resource in proportion to the CCA served was presented in the Review
Committee meeting on the Draft Second Interim Report for Package B
Canal systems and was approved.

The allocation of discharge to the distributary head and minor head for the
purpose of designing, the hydraulic profile of the canal systems has been
worked out according to the proposed criterion of equity and reassessment
of the CCA from the GIS data provided by PACT. This will meet of objective
of the State Water Policy as well as the public participation in redesign
process through the Water Users Association.

3.2 Canal Design

The following IS codes shall be referred for planning and layout and
hydraulic profile design of the distributary and minor canal systems.

IS 5968 : 1987 (reaffirmed 1998) - Guide for Planning and Layout of
Canal System for Irrigation.
IS 7112:2002 Criteria for Design of Cross Section for Unlined Canal in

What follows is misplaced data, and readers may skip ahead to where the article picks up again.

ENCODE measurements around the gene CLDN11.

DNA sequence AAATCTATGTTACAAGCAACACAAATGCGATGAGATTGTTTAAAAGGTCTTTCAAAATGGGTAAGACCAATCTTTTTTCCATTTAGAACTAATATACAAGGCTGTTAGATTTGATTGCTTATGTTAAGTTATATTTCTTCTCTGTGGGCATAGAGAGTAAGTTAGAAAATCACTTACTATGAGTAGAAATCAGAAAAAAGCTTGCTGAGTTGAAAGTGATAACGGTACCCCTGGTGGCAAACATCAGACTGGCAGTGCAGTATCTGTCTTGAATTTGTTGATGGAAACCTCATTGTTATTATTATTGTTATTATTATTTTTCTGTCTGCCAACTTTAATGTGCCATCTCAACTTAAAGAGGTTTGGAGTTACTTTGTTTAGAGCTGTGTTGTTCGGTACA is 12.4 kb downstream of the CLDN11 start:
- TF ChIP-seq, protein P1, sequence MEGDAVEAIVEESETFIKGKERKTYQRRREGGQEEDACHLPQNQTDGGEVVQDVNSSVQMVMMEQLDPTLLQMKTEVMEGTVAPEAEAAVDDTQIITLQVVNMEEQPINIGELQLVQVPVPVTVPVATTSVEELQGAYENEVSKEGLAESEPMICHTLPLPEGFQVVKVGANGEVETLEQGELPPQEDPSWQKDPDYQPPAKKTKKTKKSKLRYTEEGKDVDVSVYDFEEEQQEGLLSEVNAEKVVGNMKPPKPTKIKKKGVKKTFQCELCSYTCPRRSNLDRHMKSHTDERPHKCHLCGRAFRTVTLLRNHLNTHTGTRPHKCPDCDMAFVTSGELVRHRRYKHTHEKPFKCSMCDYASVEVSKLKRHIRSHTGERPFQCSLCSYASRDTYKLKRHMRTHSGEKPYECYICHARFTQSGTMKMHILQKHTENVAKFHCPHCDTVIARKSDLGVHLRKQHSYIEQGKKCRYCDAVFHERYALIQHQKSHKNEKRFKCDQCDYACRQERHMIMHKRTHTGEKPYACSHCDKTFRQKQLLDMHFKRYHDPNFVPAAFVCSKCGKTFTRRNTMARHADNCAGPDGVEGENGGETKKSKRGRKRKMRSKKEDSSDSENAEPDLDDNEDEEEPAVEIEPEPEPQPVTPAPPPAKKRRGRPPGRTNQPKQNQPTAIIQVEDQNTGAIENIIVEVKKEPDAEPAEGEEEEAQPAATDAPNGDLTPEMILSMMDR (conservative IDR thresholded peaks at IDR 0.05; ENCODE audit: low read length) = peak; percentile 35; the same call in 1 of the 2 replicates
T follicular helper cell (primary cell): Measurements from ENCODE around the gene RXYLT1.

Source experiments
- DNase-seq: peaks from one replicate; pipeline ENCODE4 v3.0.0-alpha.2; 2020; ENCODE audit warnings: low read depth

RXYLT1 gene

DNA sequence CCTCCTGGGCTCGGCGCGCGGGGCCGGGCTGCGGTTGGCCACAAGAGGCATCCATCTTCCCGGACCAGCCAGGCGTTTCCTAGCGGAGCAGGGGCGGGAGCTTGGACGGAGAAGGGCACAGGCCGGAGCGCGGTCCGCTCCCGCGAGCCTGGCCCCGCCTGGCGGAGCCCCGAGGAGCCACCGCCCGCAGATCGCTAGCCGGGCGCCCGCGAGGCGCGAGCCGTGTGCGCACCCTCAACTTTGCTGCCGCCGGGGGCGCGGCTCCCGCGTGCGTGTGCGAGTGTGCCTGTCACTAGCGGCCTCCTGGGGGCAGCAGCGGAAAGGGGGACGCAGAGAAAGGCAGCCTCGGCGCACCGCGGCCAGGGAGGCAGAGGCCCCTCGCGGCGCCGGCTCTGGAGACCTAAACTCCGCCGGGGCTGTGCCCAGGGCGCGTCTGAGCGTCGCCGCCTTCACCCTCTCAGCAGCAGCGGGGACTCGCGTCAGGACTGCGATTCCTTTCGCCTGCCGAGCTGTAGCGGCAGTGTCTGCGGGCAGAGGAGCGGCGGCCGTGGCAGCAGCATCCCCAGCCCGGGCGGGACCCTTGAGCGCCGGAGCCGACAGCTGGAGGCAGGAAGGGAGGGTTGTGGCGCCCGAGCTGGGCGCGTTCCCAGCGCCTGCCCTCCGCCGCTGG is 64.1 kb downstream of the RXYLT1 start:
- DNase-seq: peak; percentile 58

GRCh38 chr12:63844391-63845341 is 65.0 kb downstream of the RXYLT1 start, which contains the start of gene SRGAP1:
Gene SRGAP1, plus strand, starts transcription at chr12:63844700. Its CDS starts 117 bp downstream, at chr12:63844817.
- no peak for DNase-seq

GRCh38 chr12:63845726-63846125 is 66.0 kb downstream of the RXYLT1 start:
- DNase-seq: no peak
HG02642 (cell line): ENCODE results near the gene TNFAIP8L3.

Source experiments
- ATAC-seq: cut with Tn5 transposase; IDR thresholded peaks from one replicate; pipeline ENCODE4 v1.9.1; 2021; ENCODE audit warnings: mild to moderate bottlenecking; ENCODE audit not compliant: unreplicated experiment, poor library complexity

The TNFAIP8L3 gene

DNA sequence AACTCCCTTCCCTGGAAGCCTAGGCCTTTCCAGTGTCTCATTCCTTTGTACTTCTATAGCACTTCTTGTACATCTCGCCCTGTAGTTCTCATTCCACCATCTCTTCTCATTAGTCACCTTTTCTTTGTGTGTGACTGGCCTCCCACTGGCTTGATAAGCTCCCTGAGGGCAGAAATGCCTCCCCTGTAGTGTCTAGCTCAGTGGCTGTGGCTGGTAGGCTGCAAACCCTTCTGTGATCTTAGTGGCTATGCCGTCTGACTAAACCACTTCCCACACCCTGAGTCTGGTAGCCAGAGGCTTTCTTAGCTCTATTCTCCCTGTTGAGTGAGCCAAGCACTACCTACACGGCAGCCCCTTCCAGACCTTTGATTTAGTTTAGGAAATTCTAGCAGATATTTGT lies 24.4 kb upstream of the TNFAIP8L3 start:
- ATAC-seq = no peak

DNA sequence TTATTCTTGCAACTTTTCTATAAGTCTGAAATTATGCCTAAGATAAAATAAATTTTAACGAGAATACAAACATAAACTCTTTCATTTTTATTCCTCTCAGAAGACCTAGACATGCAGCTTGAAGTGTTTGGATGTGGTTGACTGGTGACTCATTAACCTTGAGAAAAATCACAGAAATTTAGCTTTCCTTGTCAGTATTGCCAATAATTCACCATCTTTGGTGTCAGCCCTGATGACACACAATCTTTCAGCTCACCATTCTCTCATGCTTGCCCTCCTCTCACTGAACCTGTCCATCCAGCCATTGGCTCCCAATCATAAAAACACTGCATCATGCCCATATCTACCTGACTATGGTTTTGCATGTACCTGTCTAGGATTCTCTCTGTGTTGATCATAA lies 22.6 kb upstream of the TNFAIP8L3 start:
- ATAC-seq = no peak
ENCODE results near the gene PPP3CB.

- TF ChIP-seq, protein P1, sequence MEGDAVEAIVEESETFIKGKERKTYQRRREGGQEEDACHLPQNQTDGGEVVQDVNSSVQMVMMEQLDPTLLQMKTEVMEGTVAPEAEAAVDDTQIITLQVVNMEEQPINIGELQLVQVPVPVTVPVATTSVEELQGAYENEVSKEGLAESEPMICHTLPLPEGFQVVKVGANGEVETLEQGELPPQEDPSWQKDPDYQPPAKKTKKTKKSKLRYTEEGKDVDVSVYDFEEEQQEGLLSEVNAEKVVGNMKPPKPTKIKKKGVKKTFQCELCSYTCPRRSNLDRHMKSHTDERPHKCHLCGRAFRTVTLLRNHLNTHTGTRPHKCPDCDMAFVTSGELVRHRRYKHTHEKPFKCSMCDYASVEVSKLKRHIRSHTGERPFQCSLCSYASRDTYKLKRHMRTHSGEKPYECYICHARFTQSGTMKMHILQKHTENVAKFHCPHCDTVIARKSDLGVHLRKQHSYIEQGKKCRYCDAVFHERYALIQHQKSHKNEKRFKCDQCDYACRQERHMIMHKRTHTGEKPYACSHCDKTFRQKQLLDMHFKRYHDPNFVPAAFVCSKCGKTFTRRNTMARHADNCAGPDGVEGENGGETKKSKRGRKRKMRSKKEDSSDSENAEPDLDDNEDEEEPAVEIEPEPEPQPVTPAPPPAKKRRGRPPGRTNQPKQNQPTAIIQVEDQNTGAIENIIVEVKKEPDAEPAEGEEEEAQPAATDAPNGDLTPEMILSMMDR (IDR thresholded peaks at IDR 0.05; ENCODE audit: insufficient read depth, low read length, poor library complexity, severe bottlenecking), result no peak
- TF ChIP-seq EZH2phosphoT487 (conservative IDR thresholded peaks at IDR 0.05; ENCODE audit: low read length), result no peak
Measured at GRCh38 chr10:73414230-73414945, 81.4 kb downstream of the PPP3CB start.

Alluvial Soils.
IS 4701 : 1982 (reaffirmed 1995) Code of Practice for Earthwork on
IS 4839 (Part 1) : 1992 (reaffirmed 1998) Maintenance of Canals Code
of Practices Silt Disposal

3.3 The distributary and minor canal systems in the present case are an
existing system. The redesign and rehabilitation proposals while following
the above design standards and any other relevant standard that may be
necessary, have to take into consideration, the limits of possibilities of
hydraulic and structural changes. This is all the more essential because of
the constraints on the presently allocated flow quantities in the system,
which cannot be altered much. The design process shall be oriented in such
a manner that an economical and efficient system is put in place both in